Cervical screening (PI22)

From the June 2018 collection, this indicator is the proportion of female Indigenous regular clients aged 20–74 who have not had a hysterectomy and who had cervical screening within the previous 2, 3 and 5 years.

It is collected for females in age groups:

  • 20–24
  • 25–34
  • 35–44
  • 45–54
  • 55–64
  • 65–69
  • 70–74.

Prior to June 2018, this indicator was collected for those aged 20–69 and a different definition of ‘cervical screening’ applied. See Why cervical screening is important and Technical notes for more information.

Why cervical screening is important

Cervical screening aims to detect and treat precancerous abnormalities that might otherwise progress to cervical cancer. Indigenous women generally experience a high burden from cervical cancer compared with non-Indigenous women (AIHW 2019).

The National Cervical Screening Program (NCSP), which aims to reduce mortality from cervical cancer, was originally targeted at women aged 20–69 for a 2-yearly Papanicolaou (Pap) smear, or ‘Pap test’, to detect precancerous abnormalities of the cervix. From 1 December 2017, the NCSP changed to 5-yearly cervical screening for women aged 25–74 using a primary human papilloma virus (HPV) test with partial HPV genotyping and reflex liquid-based cytology triage.

While the HPV vaccine is very effective at protecting against the 2 most common cervical cancer-causing types of HPV, it doesn’t protect against all types of HPV that can lead to cervical cancer. This means that both HPV-vaccinated and unvaccinated women are recommended to have regular Cervical Screening Tests (the Pap test replacement) to reduce their risk of developing cervical cancer.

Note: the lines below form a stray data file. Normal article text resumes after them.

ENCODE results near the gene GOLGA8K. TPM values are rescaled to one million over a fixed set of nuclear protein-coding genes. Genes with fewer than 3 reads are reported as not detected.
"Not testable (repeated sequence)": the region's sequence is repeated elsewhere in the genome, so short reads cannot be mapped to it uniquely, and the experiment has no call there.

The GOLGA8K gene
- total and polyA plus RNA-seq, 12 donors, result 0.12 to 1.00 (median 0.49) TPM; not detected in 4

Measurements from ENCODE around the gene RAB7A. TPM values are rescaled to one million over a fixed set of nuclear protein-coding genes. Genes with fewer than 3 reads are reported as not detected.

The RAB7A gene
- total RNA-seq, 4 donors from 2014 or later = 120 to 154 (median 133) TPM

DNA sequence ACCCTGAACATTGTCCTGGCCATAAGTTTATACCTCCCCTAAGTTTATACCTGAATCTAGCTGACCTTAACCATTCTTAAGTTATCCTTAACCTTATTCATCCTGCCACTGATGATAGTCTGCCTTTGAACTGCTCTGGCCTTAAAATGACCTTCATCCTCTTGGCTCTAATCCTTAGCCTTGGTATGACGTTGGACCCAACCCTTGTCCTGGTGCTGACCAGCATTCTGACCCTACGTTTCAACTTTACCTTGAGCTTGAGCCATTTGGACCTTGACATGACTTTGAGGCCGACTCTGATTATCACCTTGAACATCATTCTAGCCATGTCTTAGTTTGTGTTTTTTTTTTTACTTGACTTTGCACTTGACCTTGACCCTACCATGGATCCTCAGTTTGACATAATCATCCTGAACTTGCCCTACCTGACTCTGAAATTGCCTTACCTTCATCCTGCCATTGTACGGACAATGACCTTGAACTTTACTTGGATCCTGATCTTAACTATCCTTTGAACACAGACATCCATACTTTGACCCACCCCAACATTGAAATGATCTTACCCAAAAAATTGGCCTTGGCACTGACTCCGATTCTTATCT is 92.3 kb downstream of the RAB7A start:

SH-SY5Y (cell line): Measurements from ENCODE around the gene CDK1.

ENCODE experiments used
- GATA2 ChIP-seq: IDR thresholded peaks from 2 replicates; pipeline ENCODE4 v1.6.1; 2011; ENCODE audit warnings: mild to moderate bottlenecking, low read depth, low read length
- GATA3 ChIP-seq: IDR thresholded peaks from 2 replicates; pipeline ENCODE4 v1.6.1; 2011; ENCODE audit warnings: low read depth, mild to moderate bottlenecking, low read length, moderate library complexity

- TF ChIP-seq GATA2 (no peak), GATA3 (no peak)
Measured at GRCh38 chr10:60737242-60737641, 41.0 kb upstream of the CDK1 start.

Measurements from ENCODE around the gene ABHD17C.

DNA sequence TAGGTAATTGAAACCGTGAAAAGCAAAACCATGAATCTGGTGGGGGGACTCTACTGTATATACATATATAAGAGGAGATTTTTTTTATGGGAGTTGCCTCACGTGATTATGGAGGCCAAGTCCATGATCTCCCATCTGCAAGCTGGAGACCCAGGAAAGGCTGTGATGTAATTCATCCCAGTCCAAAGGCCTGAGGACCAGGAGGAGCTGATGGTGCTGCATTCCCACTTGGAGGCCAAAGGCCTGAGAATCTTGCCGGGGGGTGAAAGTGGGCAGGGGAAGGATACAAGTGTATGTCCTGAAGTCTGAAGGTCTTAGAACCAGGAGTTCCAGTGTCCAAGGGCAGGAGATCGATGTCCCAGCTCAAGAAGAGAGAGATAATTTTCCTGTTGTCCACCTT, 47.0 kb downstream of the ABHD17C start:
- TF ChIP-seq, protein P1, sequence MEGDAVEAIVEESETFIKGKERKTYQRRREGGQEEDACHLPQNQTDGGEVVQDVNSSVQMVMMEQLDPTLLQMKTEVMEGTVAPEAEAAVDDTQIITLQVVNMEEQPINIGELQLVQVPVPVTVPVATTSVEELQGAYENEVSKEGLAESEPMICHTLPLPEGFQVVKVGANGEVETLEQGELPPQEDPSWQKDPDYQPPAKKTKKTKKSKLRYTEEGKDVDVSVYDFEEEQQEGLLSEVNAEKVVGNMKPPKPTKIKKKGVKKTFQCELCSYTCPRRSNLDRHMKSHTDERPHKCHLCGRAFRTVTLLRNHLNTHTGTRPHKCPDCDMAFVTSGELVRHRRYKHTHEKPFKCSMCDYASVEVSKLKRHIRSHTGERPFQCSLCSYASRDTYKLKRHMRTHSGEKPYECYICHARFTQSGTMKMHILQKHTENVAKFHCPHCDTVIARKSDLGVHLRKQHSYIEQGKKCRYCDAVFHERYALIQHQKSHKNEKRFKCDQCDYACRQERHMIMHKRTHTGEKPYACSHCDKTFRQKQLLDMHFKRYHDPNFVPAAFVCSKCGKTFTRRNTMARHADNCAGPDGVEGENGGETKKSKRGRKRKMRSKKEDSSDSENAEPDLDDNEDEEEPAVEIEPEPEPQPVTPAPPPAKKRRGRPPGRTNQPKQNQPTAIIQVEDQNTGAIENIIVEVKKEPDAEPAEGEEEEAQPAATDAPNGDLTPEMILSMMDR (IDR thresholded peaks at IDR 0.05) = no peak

At June 2020, 42% of female Indigenous regular clients aged 20–74 who have not had a hysterectomy had cervical screening within the previous 5 years.

Cervical screening, by reporting period

This data visualisation shows the percentage of female Indigenous regular clients aged 20–74 who have not had a hysterectomy by time period of screening (2 years, 3 years, 5 years) and reporting period (December 2018, June 2019, December 2019, June 2020).

Data supporting this visualisation are available in Excel supplementary data tables at Data.

This was highest in:

  • the Northern Territory (54%)
  • Very remote areas (51%)
  • organisations other than Aboriginal Community Controlled Health Organisations (non-ACCHOs) (46%).

It was lowest in:

  • New South Wales/the Australian Capital Territory (combined, 35%)
  • Inner regional areas (37%)
  • Aboriginal Community Controlled Health Organisations (ACCHOs) (42%).

Cervical screening, by either state/territory, remoteness or organisation type, reporting period

This data visualisation shows the percentage of female Indigenous regular clients aged 20–74 who have not had a hysterectomy by time period of screening (2 years, 3 years, 5 years) for either:

  • state/territory (NSW/ACT, Vic, Qld, WA, SA, Tas, NT, Australia)
  • remoteness area (Major cities, Inner regional, Outer regional, Remote, Very remote, Australia)
  • organisation type (ACCHO, non-ACCHO, Total).

Reporting periods of either December 2018, June 2019, December 2019, or June 2020 can be selected.

Data supporting this visualisation are available in Excel supplementary data tables at Data.

Reference

Australian Institute of Health and Welfare 2019. Cervical screening in Australia 2019. Cancer series no. 123. Cat. no. CAN 124. Canberra: AIHW.